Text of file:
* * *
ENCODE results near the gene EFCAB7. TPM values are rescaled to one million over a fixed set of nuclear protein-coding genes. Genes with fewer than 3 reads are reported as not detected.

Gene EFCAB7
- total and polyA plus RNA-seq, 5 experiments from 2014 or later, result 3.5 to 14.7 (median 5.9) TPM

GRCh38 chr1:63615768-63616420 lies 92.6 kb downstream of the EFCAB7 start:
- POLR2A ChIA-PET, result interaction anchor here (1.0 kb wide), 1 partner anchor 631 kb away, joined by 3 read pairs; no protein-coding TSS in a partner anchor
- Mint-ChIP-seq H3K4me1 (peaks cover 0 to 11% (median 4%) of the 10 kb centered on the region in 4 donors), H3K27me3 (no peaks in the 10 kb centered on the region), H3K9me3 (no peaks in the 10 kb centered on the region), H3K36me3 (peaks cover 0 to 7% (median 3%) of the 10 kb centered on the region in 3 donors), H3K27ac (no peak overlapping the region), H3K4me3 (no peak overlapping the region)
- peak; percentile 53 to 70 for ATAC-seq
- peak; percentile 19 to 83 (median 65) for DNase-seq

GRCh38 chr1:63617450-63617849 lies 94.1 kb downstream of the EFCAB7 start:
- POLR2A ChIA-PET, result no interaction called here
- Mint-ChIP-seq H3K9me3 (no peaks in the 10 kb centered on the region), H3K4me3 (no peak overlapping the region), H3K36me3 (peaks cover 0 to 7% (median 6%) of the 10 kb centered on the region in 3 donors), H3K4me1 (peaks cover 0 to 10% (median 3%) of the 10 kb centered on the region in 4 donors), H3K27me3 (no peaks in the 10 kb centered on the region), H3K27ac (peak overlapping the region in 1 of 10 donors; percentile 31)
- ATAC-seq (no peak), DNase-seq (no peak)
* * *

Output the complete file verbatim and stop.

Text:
ENCODE results near the gene EFCAB7. TPM values are rescaled to one million over a fixed set of nuclear protein-coding genes. Genes with fewer than 3 reads are reported as not detected.

Gene EFCAB7
- total and polyA plus RNA-seq, 5 experiments from 2014 or later, result 3.5 to 14.7 (median 5.9) TPM

GRCh38 chr1:63615768-63616420 lies 92.6 kb downstream of the EFCAB7 start:
- POLR2A ChIA-PET, result interaction anchor here (1.0 kb wide), 1 partner anchor 631 kb away, joined by 3 read pairs; no protein-coding TSS in a partner anchor
- Mint-ChIP-seq H3K4me1 (peaks cover 0 to 11% (median 4%) of the 10 kb centered on the region in 4 donors), H3K27me3 (no peaks in the 10 kb centered on the region), H3K9me3 (no peaks in the 10 kb centered on the region), H3K36me3 (peaks cover 0 to 7% (median 3%) of the 10 kb centered on the region in 3 donors), H3K27ac (no peak overlapping the region), H3K4me3 (no peak overlapping the region)
- peak; percentile 53 to 70 for ATAC-seq
- peak; percentile 19 to 83 (median 65) for DNase-seq

GRCh38 chr1:63617450-63617849 lies 94.1 kb downstream of the EFCAB7 start:
- POLR2A ChIA-PET, result no interaction called here
- Mint-ChIP-seq H3K9me3 (no peaks in the 10 kb centered on the region), H3K4me3 (no peak overlapping the region), H3K36me3 (peaks cover 0 to 7% (median 6%) of the 10 kb centered on the region in 3 donors), H3K4me1 (peaks cover 0 to 10% (median 3%) of the 10 kb centered on the region in 4 donors), H3K27me3 (no peaks in the 10 kb centered on the region), H3K27ac (peak overlapping the region in 1 of 10 donors; percentile 31)
- ATAC-seq (no peak), DNase-seq (no peak)